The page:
A call for change

"When the trouble with the Fukushima reactor started, young people in Japan felt that they wanted better information from the Government."

It was evening at DK House and I was sitting on the porch step. Most people came out to this area to smoke. I was there to eat an egg. The speaker was one of my new Japanese friends who was in Hokkaido to take advantage of the cooler weather before returning to Tokyo in the Autumn for law school. He had previously told me that the power saving measures in Tokyo in the wake of Fukushima shutting down meant that the city was uncomfortably hot. Prior to taking up law, he had worked for one of Tokyo's TV companies and had a strong interest in journalism.

"You mean they want the government to be more honest about the situation?" I asked, opening the small container that held three eggs.

My friend nodded. "The problem is that newspapers will not speak ill of their sponsors," he explained. "But the electrical company is one of their major financial backers."

"So the newspapers won't report that Tepco [Tokyo Electric Power Company, owners of the Fukushima plant] has done anything wrong because money from them supports the paper?"

It was a natural reaction; no organisation would want to jeopardise their main source of funding. What it produced was a financially imposed restriction on freedom of speech in the press. Probably in the past, this limitation had not been an issue or it had gone unnoticed. As problems with Fukushima escalated, however, people wanted to know why Tepco weren't being hounded for answers.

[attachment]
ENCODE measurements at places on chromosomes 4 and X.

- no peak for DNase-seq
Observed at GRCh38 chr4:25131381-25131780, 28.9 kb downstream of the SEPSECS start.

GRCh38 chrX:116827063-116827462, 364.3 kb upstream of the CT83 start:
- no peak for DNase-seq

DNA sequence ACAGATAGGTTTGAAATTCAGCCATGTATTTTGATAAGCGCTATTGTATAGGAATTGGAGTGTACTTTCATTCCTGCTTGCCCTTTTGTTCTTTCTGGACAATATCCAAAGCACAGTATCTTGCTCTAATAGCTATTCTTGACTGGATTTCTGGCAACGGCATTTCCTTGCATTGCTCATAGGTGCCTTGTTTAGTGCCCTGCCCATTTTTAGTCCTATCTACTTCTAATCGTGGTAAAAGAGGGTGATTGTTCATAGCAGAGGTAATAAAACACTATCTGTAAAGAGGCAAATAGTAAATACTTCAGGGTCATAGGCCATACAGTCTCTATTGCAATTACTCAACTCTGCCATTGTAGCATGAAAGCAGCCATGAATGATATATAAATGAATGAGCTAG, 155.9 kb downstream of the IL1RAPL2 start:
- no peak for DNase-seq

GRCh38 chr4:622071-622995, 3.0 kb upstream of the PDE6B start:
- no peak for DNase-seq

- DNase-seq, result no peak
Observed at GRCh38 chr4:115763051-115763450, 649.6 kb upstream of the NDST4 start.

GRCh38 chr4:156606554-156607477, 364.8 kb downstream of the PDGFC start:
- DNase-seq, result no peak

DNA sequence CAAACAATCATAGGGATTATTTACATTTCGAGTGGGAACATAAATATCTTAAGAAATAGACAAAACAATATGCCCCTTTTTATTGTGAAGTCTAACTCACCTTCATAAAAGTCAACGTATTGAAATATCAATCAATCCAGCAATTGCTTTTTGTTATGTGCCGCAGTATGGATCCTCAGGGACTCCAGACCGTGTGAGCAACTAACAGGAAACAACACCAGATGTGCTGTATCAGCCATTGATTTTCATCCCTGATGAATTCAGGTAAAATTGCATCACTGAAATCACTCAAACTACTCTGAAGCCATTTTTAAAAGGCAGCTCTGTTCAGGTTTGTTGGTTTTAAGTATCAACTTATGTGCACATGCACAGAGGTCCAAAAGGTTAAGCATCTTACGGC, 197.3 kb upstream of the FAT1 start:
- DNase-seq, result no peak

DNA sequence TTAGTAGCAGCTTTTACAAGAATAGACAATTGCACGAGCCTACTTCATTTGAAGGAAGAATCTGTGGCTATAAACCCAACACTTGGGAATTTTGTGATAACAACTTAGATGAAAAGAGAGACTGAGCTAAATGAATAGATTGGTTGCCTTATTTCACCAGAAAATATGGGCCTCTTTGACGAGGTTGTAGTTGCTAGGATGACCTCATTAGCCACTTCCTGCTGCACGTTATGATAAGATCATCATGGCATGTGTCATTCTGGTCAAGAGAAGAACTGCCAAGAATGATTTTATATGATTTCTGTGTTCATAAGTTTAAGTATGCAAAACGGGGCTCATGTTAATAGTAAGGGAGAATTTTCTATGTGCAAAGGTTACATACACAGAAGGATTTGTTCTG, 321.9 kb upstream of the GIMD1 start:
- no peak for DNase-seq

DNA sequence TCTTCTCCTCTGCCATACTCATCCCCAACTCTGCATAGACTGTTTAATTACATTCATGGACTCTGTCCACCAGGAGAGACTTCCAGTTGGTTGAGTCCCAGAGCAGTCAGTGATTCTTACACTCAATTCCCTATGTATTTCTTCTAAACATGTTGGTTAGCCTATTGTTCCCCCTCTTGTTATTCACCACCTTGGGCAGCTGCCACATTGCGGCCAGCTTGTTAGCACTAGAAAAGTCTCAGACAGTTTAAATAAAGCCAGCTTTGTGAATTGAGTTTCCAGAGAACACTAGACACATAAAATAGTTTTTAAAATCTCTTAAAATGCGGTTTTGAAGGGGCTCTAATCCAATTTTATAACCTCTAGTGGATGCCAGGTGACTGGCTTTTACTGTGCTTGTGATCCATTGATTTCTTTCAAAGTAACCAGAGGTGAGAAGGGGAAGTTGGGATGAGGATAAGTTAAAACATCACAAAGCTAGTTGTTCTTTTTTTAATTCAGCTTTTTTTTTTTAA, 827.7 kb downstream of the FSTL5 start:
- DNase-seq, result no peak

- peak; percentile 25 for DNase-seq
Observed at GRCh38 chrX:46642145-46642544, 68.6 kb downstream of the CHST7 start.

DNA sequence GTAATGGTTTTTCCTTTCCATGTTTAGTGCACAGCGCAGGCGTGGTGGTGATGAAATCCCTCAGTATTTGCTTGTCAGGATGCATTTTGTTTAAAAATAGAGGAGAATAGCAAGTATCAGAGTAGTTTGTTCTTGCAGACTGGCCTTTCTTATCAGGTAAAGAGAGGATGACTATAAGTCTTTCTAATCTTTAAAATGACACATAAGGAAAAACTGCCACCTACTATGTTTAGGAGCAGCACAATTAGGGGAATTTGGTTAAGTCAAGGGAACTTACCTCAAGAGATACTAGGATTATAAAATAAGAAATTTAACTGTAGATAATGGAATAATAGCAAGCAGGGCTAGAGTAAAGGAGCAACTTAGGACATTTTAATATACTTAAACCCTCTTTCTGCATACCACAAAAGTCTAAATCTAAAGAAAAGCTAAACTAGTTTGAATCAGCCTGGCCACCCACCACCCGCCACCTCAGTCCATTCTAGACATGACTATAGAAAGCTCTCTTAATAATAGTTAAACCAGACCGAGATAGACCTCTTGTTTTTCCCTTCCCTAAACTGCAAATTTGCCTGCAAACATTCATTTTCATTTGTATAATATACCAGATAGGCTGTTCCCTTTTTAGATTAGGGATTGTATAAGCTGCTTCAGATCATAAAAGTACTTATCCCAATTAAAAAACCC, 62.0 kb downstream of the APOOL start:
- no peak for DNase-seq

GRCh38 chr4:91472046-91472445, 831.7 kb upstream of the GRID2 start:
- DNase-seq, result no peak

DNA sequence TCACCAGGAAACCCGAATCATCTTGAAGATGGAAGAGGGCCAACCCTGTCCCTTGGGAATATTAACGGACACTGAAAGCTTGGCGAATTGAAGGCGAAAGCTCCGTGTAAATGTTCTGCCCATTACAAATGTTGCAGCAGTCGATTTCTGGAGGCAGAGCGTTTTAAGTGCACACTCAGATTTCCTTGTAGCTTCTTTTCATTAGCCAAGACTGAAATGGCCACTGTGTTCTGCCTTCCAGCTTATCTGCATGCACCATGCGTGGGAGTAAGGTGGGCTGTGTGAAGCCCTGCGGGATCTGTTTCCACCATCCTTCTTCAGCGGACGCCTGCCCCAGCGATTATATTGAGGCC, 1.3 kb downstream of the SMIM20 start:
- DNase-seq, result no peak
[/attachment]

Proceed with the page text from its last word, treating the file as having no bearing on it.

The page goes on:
In Japan, very few companies are allowed to produce power, giving those that do a monopoly in their region. This means the reach of electrical companies is long and the power they wield (social as well as literal) is substantial.

"They are also one of the biggest donaters to Tokyo University," added my friend dryly.

Oh. OH. So academics were also subject to these bonds.

My friend rose and returned with today's copy of a Hokkaido newspaper. He opened it and leafed through the sheets, looking for a particular section. "This page is very important," he said, gesturing to three or four articles. "It is the newspaper's opinion page." He pointed to a picture of a middle-aged Japanese man in the right-hand article. "Remember this man. He is the president of SoftBank."

Softbank is one of the largest telecommunications companies in Japan. Its president and founder is a man named Masayoshi Son who has the dubious honour of being both the richest men in Japan and the person who has lost the most money in history. He has been previously described as a philanthropist.

"He supports many new ideas, including renewable sources of energy." My friend's hand moved over the article in disgust. "This piece claims he is only interested in doing so for money."

I frowned. "The newspaper thinks he wants to make money for himself by promoting alternative energy sources?"

"The newspaper is largely funded by the electrical company in Hokkaido."


"Hokkaido University may also receive money from the electrical company," my friend said. "You should ask. I would be interested to know." He folded up the newspaper again. "Change isn't easy. But many young people in Japan want to see these things done differently." He pointed to the egg still in my hand. "That will be soft inside. You will need a bowl."